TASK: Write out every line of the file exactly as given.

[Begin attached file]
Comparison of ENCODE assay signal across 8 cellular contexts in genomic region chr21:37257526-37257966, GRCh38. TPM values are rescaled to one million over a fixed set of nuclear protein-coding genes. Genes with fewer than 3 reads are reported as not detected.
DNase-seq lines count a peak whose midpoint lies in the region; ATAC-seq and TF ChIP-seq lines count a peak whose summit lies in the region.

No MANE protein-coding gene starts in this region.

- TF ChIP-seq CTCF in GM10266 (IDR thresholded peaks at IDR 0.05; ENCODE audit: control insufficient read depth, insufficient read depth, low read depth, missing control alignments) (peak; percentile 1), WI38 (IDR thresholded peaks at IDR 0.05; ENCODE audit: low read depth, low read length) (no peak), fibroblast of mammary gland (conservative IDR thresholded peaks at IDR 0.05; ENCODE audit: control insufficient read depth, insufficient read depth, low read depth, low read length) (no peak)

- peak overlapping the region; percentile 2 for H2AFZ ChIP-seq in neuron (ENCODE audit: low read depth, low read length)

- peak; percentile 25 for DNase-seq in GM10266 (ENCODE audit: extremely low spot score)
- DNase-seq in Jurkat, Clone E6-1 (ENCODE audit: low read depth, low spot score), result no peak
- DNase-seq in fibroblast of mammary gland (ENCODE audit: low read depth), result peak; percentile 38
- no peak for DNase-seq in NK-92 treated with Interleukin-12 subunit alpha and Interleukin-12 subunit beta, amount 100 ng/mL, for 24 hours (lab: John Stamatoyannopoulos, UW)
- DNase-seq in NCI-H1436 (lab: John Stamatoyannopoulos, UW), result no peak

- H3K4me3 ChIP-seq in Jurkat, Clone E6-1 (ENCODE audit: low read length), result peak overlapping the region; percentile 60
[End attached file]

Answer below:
Comparison of ENCODE assay signal across 8 cellular contexts in genomic region chr21:37257526-37257966, GRCh38. TPM values are rescaled to one million over a fixed set of nuclear protein-coding genes. Genes with fewer than 3 reads are reported as not detected.
DNase-seq lines count a peak whose midpoint lies in the region; ATAC-seq and TF ChIP-seq lines count a peak whose summit lies in the region.

No MANE protein-coding gene starts in this region.

- TF ChIP-seq CTCF in GM10266 (IDR thresholded peaks at IDR 0.05; ENCODE audit: control insufficient read depth, insufficient read depth, low read depth, missing control alignments) (peak; percentile 1), WI38 (IDR thresholded peaks at IDR 0.05; ENCODE audit: low read depth, low read length) (no peak), fibroblast of mammary gland (conservative IDR thresholded peaks at IDR 0.05; ENCODE audit: control insufficient read depth, insufficient read depth, low read depth, low read length) (no peak)

- peak overlapping the region; percentile 2 for H2AFZ ChIP-seq in neuron (ENCODE audit: low read depth, low read length)

- peak; percentile 25 for DNase-seq in GM10266 (ENCODE audit: extremely low spot score)
- DNase-seq in Jurkat, Clone E6-1 (ENCODE audit: low read depth, low spot score), result no peak
- DNase-seq in fibroblast of mammary gland (ENCODE audit: low read depth), result peak; percentile 38
- no peak for DNase-seq in NK-92 treated with Interleukin-12 subunit alpha and Interleukin-12 subunit beta, amount 100 ng/mL, for 24 hours (lab: John Stamatoyannopoulos, UW)
- DNase-seq in NCI-H1436 (lab: John Stamatoyannopoulos, UW), result no peak

- H3K4me3 ChIP-seq in Jurkat, Clone E6-1 (ENCODE audit: low read length), result peak overlapping the region; percentile 60